Investing in unit trusts has long been a popular investment method amongst Singaporeans. There are several significant benefits to this investment method, including convenience and diversification. Investing in unit trusts enables the investor to spread the risk associated with any one particular stock or market index. And it also offers exposure to markets that an individual investor may find difficult or expensive to access on their own.
However, it is essential for investors of all levels to know how to best go about investing in this manner. A crucial part is understanding what a unit trust is and what sets it apart from other investments. Though there are many types of unit trusts, they all share a common principle. As pooling together the resources of many investors to invest in a specific market. It reduces the risk for individual investors. Also, it provides access to markets that would otherwise be far more difficult or expensive to access by oneself.
Several different varieties of unit trusts
Unit trusts come in several different varieties with varying degrees of complexity and risk. While most unit trusts carry a certain degree of risk, there is a wide variety from which one can choose. A good place for prospective investors to start is to explain how each type works to determine which best suits them as they move forward with the decision-making process.
The first type of unit trust is the most popular amongst investors, and that term is “Open-end funds”. Open-end funds are not new units created when someone invests money into the fund. Instead, they are units sold to prospective buyers. The price of existing units is based on their value relative to the net asset value (NAV) of all of the fund’s assets divided by its number of outstanding units.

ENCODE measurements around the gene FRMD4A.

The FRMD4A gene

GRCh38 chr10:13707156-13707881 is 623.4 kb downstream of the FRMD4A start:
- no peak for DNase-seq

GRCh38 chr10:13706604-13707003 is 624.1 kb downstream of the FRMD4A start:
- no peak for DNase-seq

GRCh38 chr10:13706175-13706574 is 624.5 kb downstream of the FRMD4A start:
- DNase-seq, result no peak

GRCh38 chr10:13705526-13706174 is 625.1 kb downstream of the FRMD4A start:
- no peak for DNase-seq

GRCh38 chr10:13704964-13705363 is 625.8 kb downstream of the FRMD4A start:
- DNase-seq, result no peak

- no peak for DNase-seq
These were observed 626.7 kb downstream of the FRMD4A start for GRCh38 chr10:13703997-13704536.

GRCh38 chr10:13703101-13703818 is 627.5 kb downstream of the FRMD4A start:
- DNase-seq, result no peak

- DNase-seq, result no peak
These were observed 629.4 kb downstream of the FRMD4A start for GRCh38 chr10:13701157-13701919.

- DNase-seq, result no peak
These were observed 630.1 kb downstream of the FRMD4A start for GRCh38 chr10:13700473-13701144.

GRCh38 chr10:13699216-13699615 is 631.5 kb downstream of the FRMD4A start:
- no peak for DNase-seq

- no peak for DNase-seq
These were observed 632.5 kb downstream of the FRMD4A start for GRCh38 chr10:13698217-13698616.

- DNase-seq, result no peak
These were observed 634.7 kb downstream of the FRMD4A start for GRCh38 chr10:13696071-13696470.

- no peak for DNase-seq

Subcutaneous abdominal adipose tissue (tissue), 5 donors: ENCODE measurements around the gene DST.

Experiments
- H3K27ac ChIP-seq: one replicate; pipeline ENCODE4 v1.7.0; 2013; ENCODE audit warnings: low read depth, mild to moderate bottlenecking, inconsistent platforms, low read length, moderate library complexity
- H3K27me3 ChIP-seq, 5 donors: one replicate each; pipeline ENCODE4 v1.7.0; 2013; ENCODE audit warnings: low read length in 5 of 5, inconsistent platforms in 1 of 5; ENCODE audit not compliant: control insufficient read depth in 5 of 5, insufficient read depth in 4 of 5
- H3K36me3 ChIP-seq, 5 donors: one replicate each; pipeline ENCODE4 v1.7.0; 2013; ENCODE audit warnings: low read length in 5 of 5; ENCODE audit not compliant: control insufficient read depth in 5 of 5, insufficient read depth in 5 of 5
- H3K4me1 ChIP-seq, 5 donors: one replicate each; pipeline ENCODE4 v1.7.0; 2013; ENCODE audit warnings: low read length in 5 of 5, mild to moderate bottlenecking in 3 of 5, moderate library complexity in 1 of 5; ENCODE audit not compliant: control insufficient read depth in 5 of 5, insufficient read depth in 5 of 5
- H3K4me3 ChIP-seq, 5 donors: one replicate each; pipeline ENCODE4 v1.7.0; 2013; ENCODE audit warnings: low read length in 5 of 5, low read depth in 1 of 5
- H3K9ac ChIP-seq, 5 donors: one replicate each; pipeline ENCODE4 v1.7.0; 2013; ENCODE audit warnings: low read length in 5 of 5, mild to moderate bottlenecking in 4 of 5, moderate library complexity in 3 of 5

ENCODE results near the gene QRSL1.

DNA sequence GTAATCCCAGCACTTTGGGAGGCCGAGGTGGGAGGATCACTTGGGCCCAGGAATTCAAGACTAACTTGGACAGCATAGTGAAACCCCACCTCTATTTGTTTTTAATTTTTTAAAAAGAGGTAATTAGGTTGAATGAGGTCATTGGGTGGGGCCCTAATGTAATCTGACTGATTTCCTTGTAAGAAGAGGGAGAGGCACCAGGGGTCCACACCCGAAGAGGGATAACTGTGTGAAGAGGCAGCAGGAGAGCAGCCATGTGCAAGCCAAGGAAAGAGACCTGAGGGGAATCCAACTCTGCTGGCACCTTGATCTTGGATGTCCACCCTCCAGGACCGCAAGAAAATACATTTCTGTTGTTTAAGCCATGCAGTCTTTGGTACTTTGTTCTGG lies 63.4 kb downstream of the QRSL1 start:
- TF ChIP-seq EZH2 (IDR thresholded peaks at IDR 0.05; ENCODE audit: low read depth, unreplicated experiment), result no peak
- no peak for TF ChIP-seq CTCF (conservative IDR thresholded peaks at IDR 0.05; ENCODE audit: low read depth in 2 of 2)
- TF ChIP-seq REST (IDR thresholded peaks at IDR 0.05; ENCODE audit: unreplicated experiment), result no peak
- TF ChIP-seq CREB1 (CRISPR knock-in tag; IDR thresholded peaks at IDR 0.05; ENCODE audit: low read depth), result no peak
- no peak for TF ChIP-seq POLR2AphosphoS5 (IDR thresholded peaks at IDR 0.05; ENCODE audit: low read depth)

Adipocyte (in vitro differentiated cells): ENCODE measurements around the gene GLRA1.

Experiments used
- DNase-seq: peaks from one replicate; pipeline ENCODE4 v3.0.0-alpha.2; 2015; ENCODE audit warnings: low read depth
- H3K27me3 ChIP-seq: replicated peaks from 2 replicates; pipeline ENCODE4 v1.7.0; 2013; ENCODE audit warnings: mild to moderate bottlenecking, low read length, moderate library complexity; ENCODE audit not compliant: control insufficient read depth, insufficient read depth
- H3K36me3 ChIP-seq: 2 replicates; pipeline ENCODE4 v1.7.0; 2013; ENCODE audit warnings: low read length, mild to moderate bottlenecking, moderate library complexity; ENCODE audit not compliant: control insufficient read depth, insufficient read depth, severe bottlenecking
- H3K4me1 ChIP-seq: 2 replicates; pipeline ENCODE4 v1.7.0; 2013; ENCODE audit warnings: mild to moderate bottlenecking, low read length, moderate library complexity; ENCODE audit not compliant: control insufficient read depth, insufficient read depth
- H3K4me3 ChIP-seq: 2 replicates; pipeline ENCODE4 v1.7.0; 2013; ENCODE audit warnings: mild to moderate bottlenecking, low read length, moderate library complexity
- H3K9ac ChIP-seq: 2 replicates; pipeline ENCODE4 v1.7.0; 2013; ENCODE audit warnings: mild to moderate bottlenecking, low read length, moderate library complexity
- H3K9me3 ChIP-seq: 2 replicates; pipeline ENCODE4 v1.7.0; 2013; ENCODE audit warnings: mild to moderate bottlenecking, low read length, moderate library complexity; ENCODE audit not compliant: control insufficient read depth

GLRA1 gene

This NAV is calculated every business day after the market closes with an open-end fund. For investors who wish for more control over how much they pay for a particular unit, there exist closed-end funds as well. However, the price of these funds is more volatile as they are not tied to the NAV.
Venture capital funds and hedge funds
On the other hand, venture capital funds and hedge funds do not follow the first two types as their investment strategies. And their operations differ significantly from those of mutual or common trust funds. Venture capital funds invest mainly in startup companies and small businesses with potential.
In contrast, hedge funds allow for leveraging and shorting on various markets. And it is generally prohibited amongst unit trusts. These structures minimize risk in both cases by only investing in specific markets or sectors. Where there is a reasonable degree of confidence that gains elsewhere in the fund will offset any loss.
The last type that falls under this category is index-tracking funds, which seek to mimic an index’s performance. These funds attempt to mimic an index’s composition and weighting to replicate its returns over time. Theoretically, they should provide investors with similar results. As owning the actual securities contained in the index, minus fees and expenses.
Many people invest in unit trusts for one reason: convenience. Rather than scrutinizing individual companies or markets and making well-informed decisions about the potential gains and risks. Investors can feel secure that their money is diversified across several different ones via a single investment into a unit trust fund. It reduces risk and provides easy access to assets. And that would otherwise be near impossible for many individuals to buy independently. Whether due to high capital requirements, regulatory barriers to entry, costly fees, or simply because they are not well-versed in the market.
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